Assault With A Weapon

March 13, 2023

R. v. M and A, 2006 ABPC 253

The accused was charged with assault with a weapon. The offence arose out of an altercation that took place at the Beer Hunter pub between the accused and the off-duty manager of the pub. The accuseds admitted that he struck the complainant with his fists during the fight, and a bar chair.

Nature of Application? Self Defence. Defence of others.

The issues to be resolved are:

  1. Has the Crown proven that A did not have a reasonable but mistaken belief that the complainant was consenting to a fist fight?
  2. Alternatively, has the Crown proven Mr. A was not acting in self-defence pursuant to s. 34(1) of the Criminal Code?
  3. Has the Crown proven beyond a reasonable doubt that Mr. M was not acting in defence of his friend A by striking the complainant with a chair?


Mr. Royer, counsel for Mr. A submitted that his client should be acquitted because he was acting in self-defence.

The Court said:

Various sections related to self-defence are set out in the Criminal Code. The section applicable to the case at bar is s. 34(1).

“34(1) Everyone who is unlawfully assaulted without having provoked the assault is justified in repelling force by force if the force he uses is not intended to cause death or grievous bodily harm and is no more than is necessary to enable him to defend himself.”

It is important to repeat that the Crown has the onus of proving beyond a reasonable doubt that the accused was not acting in self-defence. However, to obtain the benefit of any self-defence provision relied upon there must be a reasonable doubt on all elements of that self-defence provision.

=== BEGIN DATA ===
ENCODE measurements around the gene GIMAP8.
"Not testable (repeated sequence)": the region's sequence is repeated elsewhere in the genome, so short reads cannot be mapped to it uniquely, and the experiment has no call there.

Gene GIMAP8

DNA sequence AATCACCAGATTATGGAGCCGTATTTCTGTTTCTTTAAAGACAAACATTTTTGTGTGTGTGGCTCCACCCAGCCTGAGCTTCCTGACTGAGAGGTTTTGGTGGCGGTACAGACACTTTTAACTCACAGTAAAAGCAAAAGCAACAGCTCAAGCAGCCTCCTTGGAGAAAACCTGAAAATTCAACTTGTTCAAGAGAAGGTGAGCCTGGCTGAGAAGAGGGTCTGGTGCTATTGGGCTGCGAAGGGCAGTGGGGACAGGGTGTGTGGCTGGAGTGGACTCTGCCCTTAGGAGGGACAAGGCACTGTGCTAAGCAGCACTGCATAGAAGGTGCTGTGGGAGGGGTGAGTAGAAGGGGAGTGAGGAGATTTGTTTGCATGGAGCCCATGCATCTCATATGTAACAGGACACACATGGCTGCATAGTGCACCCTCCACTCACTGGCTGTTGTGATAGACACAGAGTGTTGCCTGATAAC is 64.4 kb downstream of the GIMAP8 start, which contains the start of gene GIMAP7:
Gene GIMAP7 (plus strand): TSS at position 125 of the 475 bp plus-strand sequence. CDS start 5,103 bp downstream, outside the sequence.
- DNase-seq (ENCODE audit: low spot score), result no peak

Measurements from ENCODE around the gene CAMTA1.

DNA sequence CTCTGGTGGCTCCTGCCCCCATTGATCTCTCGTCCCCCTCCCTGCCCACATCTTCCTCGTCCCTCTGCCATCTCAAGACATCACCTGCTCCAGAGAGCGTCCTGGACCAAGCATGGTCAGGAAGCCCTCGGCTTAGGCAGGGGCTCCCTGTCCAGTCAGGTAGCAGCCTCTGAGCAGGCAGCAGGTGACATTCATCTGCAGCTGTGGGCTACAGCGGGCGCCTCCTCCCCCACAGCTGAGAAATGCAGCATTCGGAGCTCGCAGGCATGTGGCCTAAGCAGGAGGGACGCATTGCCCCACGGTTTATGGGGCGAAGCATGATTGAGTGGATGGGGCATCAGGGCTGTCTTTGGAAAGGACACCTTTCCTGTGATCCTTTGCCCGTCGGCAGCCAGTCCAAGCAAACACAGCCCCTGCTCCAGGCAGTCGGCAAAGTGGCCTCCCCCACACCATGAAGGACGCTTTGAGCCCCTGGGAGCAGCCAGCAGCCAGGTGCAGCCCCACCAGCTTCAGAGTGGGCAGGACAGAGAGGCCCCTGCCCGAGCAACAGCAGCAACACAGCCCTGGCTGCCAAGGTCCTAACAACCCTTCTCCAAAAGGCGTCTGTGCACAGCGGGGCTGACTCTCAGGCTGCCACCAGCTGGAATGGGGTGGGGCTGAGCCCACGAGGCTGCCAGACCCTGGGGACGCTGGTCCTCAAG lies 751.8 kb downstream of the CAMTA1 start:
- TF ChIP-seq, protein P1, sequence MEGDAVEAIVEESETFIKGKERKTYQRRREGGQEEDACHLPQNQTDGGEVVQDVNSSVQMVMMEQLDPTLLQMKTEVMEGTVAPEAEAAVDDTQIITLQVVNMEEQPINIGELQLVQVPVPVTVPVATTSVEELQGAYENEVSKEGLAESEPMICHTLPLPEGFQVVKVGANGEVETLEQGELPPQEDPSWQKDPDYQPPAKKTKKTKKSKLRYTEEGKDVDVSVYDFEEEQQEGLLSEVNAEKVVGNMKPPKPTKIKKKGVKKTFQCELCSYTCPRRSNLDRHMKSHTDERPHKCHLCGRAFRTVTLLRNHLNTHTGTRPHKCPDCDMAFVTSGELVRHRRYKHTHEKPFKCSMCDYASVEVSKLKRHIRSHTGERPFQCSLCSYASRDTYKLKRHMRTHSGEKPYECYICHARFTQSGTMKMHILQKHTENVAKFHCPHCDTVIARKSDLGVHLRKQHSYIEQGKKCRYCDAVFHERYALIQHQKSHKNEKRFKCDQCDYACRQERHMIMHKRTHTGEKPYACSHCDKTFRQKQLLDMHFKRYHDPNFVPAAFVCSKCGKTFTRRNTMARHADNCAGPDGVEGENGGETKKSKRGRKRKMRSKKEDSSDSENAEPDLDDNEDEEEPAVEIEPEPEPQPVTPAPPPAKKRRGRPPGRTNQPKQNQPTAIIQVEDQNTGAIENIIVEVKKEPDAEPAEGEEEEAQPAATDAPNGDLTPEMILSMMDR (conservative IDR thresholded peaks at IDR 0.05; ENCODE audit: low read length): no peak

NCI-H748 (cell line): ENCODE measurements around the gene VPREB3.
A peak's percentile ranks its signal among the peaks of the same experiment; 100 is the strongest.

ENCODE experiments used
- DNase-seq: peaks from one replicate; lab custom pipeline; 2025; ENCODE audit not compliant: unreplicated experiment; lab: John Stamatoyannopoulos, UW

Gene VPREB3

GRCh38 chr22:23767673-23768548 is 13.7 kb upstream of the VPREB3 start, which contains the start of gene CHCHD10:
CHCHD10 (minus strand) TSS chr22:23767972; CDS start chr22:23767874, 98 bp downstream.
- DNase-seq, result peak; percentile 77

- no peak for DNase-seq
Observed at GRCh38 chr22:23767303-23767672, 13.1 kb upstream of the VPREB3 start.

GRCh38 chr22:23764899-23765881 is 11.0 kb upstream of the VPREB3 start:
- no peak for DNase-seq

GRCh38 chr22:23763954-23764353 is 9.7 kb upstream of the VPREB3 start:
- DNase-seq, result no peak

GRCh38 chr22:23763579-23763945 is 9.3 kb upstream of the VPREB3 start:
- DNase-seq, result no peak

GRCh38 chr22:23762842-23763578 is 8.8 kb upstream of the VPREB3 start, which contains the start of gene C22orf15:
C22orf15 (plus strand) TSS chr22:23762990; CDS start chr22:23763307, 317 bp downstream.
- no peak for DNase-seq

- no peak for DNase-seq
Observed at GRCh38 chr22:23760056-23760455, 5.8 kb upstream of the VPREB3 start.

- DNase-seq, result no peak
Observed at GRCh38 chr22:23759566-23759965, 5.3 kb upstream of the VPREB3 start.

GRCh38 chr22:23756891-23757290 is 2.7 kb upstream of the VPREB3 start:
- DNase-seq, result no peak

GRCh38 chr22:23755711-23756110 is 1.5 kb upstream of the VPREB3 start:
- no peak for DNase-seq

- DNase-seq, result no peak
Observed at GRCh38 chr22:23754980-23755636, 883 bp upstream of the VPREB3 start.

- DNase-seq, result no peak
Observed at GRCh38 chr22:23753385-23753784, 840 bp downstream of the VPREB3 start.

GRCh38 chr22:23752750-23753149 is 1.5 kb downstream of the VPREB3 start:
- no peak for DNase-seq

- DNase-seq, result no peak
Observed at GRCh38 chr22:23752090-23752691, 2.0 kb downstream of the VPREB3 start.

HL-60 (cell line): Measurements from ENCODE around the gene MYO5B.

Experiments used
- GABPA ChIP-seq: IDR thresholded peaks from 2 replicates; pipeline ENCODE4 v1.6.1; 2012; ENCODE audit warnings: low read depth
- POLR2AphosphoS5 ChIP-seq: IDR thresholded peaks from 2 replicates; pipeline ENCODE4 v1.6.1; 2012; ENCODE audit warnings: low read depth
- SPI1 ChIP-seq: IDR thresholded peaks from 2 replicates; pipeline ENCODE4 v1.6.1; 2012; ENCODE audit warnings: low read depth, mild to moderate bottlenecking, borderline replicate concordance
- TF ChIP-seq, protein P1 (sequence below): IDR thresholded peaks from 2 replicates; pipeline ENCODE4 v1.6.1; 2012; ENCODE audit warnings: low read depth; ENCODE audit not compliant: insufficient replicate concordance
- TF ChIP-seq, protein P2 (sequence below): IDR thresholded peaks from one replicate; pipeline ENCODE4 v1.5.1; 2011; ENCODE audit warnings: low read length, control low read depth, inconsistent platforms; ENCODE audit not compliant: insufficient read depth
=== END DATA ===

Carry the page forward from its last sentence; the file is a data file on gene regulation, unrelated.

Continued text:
“The Crown is not required to prove beyond a reasonable doubt that the accused’s conduct fails on every element of the defence. It suffices if the Crown can prove beyond a reasonable doubt that any one of the four elements set above was not established.”

I find that I have reasonable doubt about each of the constituent elements in s. 34(1); therefore, self-defence is made out. Although Mr. A was somewhat unreasonable and perhaps unwilling to pay his bill at the time of the offence… this does not necessarily lead to a finding that the force he used was disproportionate. An accused is not expected when required to act in self-defence to weigh his force with nicety.

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